Degree Type

Creative Component

Semester of Graduation

Fall 2020

Department

Biomedical Sciences

First Major Professor

Michael Cho

Degree(s)

Master of Science (MS)

Major(s)

Biomedical Sciences

Abstract

SARS-CoV-2, first emerged in the Hubei province of China in December 2019. The efficient transmission of the virus from person-to-person has contributed to the global spread of infection, better known as the COVID-19 pandemic. Patients with the highly infectious disease display flu-like symptoms such as cold and fever. The COVID-19 pandemic, caused by SARS-CoV-2, has become a public health emergency with over 200 countries affected. Genome sequence analysis has discovered that the virus is similar to that of SARS-CoV and MERS-CoV. Despite this, however, attempts to control SARS-CoV-2 with antiviral agents used to treat prior SARS-CoV and MERS-CoV infections have been found to be ineffective. As the rate of infection and deaths from COVID-19 increases, the pressure to find a vaccine solution builds. Efforts to develop antiviral agents against SARS-CoV-2 continue and the potential of multi-epitope vaccines will be further explored in this review. Multiple epitope targets of the spike (S) protein of SARS-CoV-2 are analyzed for their immunogenicity, stability, safety, and potential as vaccine candidates. The vaccine constructs discussed give promise of becoming vaccine candidates but require further in vitro and in vivo experimentation.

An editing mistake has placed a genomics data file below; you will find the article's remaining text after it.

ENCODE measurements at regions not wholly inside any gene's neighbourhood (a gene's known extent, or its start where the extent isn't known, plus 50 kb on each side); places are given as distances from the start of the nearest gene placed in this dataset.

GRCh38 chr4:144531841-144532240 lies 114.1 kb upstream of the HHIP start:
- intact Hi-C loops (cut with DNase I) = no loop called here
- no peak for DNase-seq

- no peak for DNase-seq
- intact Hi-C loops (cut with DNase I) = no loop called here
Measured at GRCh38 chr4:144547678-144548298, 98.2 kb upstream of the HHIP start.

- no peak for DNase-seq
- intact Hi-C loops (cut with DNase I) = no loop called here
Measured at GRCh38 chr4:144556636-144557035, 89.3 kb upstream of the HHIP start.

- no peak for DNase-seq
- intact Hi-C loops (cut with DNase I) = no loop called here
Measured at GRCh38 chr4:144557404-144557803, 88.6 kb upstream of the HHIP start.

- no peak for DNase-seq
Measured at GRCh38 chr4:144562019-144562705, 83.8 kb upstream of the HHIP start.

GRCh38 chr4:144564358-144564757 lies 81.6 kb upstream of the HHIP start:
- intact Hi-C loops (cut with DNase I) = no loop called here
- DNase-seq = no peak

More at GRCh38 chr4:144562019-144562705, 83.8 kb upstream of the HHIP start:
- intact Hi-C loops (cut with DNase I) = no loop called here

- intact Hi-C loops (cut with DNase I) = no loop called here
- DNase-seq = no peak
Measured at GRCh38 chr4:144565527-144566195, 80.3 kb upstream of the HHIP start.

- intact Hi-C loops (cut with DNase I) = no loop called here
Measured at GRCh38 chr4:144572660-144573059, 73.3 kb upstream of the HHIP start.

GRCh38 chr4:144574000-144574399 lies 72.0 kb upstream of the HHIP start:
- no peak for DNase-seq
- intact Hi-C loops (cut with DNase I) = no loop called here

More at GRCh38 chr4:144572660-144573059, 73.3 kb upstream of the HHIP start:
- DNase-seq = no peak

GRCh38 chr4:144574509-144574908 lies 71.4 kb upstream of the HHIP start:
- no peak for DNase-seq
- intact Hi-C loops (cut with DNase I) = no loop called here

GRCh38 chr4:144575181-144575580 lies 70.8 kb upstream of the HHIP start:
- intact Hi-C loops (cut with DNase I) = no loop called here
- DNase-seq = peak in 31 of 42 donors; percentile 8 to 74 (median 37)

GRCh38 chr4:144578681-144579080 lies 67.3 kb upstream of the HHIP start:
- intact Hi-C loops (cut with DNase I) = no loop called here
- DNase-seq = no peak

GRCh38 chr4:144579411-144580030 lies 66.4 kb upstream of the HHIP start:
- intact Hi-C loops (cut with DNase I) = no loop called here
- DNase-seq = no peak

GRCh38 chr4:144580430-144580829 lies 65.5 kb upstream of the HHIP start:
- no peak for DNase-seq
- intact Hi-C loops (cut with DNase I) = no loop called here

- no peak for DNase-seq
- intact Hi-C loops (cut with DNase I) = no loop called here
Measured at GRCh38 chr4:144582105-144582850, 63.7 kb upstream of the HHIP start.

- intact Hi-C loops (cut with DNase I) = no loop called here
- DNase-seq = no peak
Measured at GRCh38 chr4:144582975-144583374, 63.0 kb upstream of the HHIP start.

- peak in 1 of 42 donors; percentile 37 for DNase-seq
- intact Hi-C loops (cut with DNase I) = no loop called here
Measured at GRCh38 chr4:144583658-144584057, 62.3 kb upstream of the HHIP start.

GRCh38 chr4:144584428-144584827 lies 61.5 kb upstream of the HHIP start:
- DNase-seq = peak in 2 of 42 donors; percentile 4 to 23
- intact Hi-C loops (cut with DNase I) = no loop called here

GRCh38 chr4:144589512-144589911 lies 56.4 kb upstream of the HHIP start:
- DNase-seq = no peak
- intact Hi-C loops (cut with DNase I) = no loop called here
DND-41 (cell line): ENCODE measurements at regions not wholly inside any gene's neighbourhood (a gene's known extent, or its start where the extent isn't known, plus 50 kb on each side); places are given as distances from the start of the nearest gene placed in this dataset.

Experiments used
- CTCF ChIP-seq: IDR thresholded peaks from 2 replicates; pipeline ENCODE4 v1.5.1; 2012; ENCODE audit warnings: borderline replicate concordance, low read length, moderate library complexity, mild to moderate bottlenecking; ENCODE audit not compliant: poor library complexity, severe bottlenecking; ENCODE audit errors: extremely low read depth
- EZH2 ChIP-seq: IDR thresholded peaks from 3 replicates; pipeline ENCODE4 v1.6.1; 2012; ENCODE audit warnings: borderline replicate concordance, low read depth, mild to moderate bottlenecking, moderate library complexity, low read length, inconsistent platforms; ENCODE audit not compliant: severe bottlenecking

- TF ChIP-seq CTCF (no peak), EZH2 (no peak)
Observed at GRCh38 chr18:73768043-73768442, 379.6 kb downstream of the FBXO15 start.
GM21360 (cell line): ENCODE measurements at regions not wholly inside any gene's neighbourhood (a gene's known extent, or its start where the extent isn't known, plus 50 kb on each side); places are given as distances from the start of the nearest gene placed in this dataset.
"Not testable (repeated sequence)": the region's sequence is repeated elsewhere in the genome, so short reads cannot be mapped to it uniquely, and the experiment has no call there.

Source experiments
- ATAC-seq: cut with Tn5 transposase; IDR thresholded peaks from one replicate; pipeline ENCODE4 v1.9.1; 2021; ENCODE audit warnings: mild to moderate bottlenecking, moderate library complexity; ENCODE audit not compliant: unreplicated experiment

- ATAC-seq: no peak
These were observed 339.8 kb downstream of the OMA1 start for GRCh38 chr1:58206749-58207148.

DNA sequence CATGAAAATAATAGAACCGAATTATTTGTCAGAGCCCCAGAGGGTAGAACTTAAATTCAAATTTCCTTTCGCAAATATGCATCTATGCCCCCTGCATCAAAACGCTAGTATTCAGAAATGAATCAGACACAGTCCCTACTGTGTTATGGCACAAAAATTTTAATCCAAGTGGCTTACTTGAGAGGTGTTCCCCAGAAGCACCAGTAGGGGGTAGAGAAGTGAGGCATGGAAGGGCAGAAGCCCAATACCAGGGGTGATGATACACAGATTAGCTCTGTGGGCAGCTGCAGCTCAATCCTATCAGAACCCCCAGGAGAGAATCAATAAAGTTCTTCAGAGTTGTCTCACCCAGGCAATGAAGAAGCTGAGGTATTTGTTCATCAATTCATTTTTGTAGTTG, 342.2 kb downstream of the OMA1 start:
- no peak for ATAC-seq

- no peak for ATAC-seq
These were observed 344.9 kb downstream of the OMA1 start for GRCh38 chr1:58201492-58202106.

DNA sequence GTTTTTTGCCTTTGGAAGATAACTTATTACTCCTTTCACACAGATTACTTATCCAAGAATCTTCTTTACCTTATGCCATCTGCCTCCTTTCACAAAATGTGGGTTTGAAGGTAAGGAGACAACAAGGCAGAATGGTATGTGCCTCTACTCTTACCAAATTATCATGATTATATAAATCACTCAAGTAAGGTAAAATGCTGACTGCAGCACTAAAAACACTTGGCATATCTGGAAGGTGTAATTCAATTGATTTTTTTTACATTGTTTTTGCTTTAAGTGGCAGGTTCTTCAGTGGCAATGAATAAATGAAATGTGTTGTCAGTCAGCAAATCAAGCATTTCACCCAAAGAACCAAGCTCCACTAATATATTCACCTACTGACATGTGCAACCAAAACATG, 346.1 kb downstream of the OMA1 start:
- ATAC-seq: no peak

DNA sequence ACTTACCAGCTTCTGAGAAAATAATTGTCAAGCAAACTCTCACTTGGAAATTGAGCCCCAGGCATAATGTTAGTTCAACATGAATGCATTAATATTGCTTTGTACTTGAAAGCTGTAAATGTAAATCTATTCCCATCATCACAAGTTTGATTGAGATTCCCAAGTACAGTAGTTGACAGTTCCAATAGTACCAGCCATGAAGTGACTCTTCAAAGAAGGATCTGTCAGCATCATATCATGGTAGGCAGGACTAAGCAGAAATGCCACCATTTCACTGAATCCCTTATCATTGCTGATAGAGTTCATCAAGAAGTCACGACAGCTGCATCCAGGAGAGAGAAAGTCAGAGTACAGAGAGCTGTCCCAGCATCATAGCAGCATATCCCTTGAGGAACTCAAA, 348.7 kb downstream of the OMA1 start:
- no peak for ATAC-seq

Copyright Owner

Heilskov, Madison

File Format

Word

Embargo Period (admin only)

11-19-2020

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